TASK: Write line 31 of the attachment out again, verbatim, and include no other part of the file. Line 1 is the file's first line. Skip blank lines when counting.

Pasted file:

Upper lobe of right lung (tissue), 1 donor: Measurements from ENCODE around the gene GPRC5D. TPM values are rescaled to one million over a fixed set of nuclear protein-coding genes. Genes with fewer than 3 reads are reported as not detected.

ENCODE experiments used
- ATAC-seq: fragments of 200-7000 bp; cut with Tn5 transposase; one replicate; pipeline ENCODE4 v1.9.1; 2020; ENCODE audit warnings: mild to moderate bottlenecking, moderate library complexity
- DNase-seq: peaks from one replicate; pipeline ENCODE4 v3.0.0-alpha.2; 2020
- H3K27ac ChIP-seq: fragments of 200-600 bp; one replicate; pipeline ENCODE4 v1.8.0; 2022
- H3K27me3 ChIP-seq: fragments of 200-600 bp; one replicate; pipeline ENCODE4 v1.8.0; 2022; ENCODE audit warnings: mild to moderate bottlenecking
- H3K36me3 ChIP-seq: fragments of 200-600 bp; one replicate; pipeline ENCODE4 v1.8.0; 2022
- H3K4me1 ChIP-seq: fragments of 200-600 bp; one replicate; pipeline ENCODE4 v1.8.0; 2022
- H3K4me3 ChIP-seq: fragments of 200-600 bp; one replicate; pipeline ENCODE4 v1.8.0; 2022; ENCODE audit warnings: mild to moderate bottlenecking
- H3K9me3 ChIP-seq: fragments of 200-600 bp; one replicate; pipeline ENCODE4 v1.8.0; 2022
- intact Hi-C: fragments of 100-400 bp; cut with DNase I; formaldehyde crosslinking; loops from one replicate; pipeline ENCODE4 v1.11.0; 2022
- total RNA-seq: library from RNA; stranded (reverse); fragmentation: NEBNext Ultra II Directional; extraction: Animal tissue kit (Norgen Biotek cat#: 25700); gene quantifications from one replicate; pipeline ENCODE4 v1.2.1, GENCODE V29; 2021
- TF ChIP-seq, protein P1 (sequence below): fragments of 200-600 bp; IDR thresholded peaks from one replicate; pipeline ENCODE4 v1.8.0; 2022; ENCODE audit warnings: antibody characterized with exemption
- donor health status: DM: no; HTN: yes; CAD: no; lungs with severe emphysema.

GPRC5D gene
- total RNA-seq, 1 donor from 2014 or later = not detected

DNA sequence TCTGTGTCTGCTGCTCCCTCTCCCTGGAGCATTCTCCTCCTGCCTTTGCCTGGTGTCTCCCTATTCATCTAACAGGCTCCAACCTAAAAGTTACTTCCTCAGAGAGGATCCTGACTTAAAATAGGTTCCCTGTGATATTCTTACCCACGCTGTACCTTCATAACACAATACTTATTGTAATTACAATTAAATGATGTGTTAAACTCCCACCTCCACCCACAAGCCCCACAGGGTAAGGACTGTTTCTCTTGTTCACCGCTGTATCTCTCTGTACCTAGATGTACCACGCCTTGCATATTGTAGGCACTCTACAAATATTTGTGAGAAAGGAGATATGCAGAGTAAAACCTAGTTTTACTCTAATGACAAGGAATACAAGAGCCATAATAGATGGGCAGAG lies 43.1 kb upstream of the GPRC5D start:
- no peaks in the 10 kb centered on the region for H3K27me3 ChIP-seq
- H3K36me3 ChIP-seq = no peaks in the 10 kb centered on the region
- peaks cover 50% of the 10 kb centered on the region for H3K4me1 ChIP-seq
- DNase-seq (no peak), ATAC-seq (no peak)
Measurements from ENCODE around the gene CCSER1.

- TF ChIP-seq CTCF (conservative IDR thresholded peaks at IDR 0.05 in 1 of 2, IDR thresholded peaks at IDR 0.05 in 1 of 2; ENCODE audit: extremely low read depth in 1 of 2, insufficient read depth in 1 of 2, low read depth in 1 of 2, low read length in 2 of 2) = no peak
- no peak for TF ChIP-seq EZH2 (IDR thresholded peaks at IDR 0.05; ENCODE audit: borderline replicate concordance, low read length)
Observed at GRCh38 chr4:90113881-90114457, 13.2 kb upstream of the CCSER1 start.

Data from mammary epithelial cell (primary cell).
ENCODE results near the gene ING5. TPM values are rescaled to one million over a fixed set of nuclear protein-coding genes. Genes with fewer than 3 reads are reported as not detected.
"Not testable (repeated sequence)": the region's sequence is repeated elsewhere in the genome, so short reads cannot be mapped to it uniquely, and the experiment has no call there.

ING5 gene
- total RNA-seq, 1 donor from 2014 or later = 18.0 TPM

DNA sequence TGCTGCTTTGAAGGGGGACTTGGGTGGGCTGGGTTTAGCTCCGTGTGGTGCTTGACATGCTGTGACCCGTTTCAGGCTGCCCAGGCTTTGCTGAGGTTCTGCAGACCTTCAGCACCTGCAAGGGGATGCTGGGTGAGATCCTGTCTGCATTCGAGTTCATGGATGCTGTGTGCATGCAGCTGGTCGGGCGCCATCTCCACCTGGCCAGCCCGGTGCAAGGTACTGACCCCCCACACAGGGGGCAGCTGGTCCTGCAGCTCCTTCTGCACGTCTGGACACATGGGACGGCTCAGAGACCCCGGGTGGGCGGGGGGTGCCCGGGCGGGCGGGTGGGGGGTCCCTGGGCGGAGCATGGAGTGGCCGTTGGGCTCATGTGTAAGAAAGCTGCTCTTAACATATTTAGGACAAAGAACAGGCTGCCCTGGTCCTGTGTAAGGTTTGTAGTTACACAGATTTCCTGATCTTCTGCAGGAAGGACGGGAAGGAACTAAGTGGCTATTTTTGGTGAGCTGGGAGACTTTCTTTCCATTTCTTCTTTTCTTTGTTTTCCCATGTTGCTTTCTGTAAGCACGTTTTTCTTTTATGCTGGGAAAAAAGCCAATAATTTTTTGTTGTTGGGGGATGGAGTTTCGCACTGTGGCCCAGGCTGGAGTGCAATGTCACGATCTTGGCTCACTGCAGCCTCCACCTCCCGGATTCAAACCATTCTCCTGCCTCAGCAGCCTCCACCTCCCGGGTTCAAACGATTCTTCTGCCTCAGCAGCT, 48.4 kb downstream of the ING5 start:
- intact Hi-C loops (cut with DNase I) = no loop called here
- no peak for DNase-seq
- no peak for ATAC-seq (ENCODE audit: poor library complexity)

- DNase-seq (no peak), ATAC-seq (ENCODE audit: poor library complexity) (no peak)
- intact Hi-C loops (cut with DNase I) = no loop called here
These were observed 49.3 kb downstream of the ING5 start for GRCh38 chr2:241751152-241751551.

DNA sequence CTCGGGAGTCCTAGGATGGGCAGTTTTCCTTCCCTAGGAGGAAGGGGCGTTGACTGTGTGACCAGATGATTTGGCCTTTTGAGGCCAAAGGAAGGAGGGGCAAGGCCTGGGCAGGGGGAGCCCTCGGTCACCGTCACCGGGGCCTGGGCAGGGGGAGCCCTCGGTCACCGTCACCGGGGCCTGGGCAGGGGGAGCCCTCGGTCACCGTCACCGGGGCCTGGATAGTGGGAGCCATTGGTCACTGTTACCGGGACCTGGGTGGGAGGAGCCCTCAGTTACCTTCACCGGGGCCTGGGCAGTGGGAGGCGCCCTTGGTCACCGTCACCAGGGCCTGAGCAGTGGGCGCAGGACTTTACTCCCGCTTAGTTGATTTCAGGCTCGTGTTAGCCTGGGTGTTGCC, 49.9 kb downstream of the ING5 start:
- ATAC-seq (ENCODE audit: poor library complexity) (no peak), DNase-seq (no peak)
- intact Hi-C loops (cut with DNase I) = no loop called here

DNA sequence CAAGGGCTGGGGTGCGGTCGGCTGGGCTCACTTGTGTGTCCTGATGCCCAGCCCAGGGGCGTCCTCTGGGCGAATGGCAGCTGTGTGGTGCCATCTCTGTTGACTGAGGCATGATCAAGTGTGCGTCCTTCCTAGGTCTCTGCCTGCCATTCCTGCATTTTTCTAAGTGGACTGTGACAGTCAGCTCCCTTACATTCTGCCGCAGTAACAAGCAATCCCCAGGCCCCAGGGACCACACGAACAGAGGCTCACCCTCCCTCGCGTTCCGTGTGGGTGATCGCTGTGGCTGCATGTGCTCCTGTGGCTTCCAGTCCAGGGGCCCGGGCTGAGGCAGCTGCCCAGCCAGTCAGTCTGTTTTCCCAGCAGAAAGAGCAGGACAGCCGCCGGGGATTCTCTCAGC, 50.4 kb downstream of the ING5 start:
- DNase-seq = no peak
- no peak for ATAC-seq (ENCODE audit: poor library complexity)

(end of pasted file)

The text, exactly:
DNA sequence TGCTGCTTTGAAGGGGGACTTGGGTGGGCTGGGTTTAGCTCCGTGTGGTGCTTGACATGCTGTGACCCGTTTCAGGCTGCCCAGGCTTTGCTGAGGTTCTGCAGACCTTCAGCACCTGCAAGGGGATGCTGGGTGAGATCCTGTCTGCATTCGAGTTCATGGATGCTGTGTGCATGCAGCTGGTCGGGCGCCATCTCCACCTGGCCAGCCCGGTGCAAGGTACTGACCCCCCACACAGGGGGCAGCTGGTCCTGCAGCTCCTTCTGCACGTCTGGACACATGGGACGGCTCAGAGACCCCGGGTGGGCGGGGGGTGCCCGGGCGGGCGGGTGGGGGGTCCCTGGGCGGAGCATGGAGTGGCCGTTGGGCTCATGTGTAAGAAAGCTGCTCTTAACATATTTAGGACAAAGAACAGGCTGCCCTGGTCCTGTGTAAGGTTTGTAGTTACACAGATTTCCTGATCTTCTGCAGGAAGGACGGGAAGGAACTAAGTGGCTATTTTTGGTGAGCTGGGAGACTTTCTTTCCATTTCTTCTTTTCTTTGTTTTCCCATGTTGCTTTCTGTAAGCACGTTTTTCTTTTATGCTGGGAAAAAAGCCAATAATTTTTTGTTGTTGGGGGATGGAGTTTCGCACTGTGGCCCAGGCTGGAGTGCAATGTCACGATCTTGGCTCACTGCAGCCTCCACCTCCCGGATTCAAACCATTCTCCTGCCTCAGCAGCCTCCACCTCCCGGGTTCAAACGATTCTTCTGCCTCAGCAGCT, 48.4 kb downstream of the ING5 start: